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Innovation By DemandAn Interdisciplinary Approach to the Study of Demand and its Role in Innovation$
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Andrew McMeekin, Mark Tomlinson, Ken Green, and Vivien Walsh

Print publication date: 2002

Print ISBN-13: 9780719062674

Published to Manchester Scholarship Online: July 2012

DOI: 10.7228/manchester/9780719062674.001.0001

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Social routines and the consumption of food

Social routines and the consumption of food

Chapter:
(p.75) 6 Social routines and the consumption of food
Source:
Innovation By Demand
Author(s):

Mark Tomlinson

Andrew McMeekin

Publisher:
Manchester University Press
DOI:10.7228/manchester/9780719062674.003.0006

The existence of consumption routines is particularly significant for those interested in the diffusion of innovative consumer products. The implication is that existing routines need to be modified or broken for innovation to succeed. Product ranges are designed so that a hierarchy of products are offered to different social groups. Advertisements are also created and presented in a manner to make clear the social significance of consuming a certain good. The chapter defines a consumption routine as an executable capability for repeated consumption that has been learned or acquired by groups of consumers in response to social pressures or contexts. This notion of routine is taken from evolutionary economics, but is modified to take account of the sociology of consumption, in an explicit attempt to combine insights from both economic and sociological approaches. This chapter looks at the routine nature of food consumption and shows that both persistent social class and social mobility are significant determinants of changing routines, but operate in different ways for different foods.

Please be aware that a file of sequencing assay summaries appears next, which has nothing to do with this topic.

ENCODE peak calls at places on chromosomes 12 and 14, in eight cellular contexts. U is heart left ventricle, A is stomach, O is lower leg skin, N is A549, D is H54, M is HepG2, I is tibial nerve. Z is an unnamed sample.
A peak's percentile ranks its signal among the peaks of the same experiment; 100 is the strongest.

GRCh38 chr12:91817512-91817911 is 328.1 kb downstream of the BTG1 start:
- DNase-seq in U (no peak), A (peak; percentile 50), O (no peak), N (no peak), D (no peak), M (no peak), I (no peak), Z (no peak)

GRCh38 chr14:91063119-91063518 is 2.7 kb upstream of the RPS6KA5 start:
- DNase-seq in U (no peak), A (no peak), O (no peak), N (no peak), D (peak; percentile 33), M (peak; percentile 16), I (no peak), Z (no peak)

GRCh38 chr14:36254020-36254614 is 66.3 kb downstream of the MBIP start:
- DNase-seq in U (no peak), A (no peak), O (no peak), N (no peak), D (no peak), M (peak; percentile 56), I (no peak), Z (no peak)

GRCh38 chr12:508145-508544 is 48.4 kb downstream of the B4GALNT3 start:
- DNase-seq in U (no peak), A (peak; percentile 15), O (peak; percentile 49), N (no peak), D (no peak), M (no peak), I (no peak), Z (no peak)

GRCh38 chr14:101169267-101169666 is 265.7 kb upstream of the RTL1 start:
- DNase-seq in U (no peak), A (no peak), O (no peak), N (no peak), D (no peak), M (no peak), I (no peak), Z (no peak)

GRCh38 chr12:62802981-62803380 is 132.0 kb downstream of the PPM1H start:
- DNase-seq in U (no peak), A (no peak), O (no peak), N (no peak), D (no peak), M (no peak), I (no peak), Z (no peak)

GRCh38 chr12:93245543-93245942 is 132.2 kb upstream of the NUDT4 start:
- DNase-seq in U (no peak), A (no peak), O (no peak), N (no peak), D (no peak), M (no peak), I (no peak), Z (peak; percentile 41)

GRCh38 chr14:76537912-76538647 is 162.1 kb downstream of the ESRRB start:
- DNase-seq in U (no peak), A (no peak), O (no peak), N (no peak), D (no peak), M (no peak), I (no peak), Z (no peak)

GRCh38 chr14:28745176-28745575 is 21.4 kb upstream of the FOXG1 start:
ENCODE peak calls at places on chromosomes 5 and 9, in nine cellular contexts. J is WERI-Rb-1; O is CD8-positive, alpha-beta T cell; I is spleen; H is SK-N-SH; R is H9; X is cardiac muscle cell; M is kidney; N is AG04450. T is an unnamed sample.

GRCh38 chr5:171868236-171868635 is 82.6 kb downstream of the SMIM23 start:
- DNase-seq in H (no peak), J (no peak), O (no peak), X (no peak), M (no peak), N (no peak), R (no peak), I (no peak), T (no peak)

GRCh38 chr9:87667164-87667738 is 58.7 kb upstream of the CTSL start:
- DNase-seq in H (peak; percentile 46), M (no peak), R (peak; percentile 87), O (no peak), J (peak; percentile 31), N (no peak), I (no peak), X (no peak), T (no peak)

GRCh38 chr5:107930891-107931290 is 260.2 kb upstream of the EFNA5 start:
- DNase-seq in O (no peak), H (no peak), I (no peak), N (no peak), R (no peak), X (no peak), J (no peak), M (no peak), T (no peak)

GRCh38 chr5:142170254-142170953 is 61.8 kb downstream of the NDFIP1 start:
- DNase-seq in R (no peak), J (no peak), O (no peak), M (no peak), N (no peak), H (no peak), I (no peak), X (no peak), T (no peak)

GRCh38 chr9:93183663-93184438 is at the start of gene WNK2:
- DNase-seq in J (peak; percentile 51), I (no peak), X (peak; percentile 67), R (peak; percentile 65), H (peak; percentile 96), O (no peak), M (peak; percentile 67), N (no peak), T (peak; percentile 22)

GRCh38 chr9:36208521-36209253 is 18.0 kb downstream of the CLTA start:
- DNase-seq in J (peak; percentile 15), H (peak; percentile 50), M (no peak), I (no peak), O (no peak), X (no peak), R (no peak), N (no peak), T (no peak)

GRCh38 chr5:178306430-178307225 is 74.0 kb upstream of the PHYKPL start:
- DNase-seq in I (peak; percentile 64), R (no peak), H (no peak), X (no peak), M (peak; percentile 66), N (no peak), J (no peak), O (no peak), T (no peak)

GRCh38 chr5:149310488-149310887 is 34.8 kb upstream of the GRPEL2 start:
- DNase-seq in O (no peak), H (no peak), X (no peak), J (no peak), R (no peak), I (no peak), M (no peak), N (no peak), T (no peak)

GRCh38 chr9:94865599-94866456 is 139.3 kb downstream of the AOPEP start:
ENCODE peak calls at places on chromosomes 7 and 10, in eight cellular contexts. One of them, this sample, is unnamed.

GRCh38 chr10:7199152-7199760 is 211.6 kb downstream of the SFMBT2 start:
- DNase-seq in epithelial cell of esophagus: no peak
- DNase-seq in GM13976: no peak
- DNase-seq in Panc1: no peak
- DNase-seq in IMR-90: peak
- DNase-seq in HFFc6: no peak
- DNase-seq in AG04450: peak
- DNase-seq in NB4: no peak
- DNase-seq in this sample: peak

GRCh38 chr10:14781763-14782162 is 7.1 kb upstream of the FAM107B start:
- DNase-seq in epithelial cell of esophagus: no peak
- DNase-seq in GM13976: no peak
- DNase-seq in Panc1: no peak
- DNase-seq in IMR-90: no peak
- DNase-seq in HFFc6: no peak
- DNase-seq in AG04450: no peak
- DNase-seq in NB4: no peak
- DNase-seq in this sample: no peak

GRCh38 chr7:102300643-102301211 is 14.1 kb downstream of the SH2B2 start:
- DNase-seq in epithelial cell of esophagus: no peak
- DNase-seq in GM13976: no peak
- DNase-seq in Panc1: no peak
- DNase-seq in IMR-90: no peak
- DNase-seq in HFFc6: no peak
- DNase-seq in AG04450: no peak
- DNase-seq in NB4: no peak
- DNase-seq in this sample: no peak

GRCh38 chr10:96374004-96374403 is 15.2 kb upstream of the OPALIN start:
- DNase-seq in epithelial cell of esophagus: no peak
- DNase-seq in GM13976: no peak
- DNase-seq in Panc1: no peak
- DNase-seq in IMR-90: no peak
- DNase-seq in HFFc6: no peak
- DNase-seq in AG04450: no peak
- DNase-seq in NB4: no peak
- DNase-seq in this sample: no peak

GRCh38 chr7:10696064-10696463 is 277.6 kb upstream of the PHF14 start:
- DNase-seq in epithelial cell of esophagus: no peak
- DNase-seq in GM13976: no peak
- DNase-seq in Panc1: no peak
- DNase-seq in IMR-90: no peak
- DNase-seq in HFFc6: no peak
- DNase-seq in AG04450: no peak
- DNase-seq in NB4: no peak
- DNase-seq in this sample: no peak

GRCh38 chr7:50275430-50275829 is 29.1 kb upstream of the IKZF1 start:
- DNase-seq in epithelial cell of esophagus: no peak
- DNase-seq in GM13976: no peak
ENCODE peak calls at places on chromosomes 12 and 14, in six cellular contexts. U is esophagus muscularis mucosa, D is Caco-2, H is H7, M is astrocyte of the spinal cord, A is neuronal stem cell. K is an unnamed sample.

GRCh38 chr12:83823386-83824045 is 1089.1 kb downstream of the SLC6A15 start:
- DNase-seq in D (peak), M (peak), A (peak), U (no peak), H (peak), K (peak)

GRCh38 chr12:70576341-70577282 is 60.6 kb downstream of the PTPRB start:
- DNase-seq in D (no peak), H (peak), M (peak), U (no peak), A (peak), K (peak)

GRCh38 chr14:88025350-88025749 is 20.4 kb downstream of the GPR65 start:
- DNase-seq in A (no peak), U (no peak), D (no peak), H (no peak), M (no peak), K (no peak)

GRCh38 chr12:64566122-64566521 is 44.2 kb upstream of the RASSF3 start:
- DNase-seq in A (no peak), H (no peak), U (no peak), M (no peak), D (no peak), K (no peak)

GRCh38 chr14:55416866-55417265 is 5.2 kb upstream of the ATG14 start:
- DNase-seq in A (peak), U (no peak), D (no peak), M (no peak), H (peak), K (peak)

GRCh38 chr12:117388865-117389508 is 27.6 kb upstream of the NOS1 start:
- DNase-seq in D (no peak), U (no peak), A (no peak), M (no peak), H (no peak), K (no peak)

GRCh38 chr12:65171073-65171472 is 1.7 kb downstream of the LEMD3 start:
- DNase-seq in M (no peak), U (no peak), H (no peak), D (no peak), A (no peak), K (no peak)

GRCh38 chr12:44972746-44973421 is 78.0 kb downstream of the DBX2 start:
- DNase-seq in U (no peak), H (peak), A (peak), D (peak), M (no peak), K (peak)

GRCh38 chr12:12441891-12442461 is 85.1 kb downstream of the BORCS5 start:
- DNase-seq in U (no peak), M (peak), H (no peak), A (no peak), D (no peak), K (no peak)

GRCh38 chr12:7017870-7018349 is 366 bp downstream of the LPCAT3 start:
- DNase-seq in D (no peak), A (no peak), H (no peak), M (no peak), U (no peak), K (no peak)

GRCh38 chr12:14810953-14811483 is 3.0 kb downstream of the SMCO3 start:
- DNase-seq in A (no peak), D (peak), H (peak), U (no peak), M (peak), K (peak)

Keywords:   food consumption, consumption routines, innovation, consumers, evolutionary economics, sociology, social class, social mobility, foods, consumption

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